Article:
Pfizer is sued by Texas over COVID-19 vaccine claims

By Jonathan Stempel

Nov 30 (Reuters) - Pfizer has been sued by Texas Attorney General Ken Paxton, who on Thursday accused the drugmaker of misrepresenting the efficacy of its widely-used COVID-19 vaccine.

In a complaint filed in a Lubbock County state court, Paxton said it was misleading for Pfizer to claim its vaccine was 95% effective because it offered a "relative risk reduction" for people to who took it.

Paxton said the claim was based on only two months of clinical trial data, and that the pandemic got worse even after people started taking Pfizer's vaccine.

"Pfizer intentionally misrepresented the efficacy of its COVID-19 vaccine and censored persons who threatened to disseminate the truth in order to facilitate fast adoption of the product and expand its commercial opportunity," the complaint said.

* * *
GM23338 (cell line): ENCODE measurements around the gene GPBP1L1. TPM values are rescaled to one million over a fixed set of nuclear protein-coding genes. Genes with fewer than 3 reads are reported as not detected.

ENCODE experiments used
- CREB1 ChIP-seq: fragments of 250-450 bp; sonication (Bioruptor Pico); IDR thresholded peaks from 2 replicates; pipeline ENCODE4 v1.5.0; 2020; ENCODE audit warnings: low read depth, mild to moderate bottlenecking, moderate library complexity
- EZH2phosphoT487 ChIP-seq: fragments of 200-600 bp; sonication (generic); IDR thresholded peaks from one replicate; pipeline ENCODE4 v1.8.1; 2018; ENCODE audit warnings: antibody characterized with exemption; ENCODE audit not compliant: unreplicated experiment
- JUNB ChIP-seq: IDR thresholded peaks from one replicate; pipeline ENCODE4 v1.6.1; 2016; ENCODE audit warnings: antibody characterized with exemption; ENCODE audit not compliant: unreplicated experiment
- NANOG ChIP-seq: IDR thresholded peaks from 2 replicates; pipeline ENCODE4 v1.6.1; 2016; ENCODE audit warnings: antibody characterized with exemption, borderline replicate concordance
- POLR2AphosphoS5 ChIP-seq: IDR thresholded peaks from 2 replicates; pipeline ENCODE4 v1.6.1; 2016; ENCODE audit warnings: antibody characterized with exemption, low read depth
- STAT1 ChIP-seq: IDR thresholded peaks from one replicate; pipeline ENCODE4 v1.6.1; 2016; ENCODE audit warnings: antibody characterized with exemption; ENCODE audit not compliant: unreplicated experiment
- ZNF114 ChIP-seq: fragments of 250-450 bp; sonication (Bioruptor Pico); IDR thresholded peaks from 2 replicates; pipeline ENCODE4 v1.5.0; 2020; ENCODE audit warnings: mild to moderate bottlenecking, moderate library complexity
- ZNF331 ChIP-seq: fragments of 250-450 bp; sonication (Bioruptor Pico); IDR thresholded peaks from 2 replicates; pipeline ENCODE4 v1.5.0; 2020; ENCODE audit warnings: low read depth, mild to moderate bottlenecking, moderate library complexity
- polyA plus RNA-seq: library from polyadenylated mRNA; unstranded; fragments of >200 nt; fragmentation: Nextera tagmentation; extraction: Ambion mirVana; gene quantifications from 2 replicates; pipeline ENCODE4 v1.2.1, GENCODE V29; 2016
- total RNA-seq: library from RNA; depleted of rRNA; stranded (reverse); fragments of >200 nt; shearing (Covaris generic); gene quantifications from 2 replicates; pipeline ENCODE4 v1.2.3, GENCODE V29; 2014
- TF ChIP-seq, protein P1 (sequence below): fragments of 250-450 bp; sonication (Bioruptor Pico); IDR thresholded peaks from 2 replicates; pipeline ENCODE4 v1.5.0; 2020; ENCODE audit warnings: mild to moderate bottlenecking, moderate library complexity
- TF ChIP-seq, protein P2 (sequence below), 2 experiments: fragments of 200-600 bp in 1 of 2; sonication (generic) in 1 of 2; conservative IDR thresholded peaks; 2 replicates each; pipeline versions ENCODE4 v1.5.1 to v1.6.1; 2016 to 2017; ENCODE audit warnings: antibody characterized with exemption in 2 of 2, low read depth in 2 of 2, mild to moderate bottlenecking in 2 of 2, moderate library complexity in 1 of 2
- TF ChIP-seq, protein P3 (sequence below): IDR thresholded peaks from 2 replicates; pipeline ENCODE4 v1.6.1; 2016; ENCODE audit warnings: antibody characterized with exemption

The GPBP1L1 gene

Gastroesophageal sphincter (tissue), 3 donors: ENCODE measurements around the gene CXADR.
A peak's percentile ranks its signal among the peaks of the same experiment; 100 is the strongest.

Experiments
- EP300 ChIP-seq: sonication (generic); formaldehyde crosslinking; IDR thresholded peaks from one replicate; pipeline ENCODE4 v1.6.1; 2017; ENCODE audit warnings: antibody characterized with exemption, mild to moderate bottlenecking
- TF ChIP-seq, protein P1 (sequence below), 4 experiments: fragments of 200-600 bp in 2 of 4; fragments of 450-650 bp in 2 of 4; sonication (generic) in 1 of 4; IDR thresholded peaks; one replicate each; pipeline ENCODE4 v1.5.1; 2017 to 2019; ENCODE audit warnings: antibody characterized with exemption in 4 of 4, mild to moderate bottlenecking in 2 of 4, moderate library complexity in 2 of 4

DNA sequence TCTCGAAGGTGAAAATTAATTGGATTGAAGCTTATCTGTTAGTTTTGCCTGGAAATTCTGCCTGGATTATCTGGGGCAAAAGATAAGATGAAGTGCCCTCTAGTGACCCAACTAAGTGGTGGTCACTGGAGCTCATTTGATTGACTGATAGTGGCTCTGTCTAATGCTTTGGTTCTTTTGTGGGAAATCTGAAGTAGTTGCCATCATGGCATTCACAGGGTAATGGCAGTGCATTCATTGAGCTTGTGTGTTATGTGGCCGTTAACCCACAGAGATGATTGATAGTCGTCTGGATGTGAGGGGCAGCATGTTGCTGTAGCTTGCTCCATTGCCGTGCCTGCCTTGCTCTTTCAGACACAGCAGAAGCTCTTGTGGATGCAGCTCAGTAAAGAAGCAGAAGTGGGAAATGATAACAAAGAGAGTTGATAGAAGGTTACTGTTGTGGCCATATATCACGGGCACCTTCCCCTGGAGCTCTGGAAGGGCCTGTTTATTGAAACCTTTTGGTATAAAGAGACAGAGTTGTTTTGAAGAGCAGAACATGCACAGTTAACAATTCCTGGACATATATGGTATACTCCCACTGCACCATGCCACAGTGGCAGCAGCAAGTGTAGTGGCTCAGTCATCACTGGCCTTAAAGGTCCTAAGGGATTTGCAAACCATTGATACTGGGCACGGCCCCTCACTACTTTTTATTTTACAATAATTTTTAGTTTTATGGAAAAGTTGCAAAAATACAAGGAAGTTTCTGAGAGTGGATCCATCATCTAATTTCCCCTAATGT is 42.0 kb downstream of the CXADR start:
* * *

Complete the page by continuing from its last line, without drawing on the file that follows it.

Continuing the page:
Paxton, a Republican and critic of Biden administration efforts to fight the pandemic, added in a statement: "We are pursuing justice for the people of Texas, many of whom were coerced by tyrannical vaccine mandates to take a defective product sold by lies."

Pfizer did not immediately respond to requests for comment.

The lawsuit seeks to stop New York-based Pfizer from making alleged false claims and silencing "truthful speech" about its vaccine, and more than $10 million in fines for violations of a Texas law protecting consumers from deceptive marketing.

It is Paxton's second lawsuit against Pfizer in November.

In a case unsealed on Nov. 21, Paxton accused Pfizer and a supplier of manipulating quality control tests, resulting in the distribution of ineffective drugs to treat attention deficit hyperactivity disorder in children.

(Reporting by Jonathan Stempel in New York; Editing by Chizu Nomiyama)